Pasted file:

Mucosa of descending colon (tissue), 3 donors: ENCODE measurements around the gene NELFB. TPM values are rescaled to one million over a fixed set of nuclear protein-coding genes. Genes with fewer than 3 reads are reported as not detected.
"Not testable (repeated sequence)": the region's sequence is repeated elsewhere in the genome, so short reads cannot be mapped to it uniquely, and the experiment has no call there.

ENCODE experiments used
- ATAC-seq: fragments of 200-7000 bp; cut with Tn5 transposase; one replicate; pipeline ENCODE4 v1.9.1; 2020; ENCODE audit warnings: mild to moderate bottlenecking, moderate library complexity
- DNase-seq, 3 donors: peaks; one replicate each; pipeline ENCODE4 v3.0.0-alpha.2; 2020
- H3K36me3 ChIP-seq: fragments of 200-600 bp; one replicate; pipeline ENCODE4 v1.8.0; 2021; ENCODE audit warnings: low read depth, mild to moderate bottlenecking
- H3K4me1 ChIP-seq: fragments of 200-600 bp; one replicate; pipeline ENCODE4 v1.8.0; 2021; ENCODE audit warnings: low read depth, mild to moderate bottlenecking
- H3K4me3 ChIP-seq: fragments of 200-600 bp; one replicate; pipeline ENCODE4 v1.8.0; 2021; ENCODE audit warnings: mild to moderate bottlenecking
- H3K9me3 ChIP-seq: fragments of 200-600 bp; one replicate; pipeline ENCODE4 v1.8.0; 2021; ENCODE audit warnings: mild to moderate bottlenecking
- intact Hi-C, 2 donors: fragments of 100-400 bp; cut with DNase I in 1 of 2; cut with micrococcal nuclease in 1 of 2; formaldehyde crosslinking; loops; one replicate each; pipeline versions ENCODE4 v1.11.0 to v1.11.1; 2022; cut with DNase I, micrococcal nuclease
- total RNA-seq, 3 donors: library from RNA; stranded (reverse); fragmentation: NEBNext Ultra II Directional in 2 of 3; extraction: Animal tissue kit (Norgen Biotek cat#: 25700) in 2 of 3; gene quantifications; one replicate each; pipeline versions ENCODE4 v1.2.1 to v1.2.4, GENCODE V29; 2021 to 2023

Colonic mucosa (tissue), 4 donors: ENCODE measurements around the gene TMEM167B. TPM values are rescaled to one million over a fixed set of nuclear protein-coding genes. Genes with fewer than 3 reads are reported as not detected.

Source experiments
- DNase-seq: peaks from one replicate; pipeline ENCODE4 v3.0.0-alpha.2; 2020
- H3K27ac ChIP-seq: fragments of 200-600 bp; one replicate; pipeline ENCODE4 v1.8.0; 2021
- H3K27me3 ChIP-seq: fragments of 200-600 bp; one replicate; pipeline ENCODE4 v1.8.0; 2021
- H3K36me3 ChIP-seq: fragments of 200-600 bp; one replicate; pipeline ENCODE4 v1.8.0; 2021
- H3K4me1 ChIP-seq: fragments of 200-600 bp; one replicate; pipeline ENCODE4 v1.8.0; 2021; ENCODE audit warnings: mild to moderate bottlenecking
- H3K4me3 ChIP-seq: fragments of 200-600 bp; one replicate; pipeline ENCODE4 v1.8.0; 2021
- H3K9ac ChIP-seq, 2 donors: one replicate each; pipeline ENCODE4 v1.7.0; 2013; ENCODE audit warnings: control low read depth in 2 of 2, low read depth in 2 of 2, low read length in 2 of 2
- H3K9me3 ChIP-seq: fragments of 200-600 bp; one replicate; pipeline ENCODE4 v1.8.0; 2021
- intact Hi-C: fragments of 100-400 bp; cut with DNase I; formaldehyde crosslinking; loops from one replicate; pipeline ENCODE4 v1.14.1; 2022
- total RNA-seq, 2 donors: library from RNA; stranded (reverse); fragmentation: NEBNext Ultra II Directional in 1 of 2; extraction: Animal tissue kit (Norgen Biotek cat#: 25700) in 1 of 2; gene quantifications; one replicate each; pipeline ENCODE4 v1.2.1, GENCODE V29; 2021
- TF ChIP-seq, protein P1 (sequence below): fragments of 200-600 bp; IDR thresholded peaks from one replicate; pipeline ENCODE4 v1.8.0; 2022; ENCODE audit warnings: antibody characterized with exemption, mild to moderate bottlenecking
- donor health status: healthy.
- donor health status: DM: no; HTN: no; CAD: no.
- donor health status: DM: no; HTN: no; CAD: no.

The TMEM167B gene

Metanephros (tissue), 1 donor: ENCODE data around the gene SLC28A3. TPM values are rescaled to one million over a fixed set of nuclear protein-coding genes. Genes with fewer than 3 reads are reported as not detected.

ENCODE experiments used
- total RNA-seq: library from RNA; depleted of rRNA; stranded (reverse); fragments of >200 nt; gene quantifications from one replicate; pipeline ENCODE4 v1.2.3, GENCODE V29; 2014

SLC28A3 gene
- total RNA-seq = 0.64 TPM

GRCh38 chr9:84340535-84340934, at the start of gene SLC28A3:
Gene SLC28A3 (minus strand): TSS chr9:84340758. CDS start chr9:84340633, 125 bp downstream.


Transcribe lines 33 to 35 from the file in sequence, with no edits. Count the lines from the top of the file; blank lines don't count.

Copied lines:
- total RNA-seq = 0.64 TPM

GRCh38 chr9:84340535-84340934, at the start of gene SLC28A3:
Gene SLC28A3 (minus strand): TSS chr9:84340758. CDS start chr9:84340633, 125 bp downstream.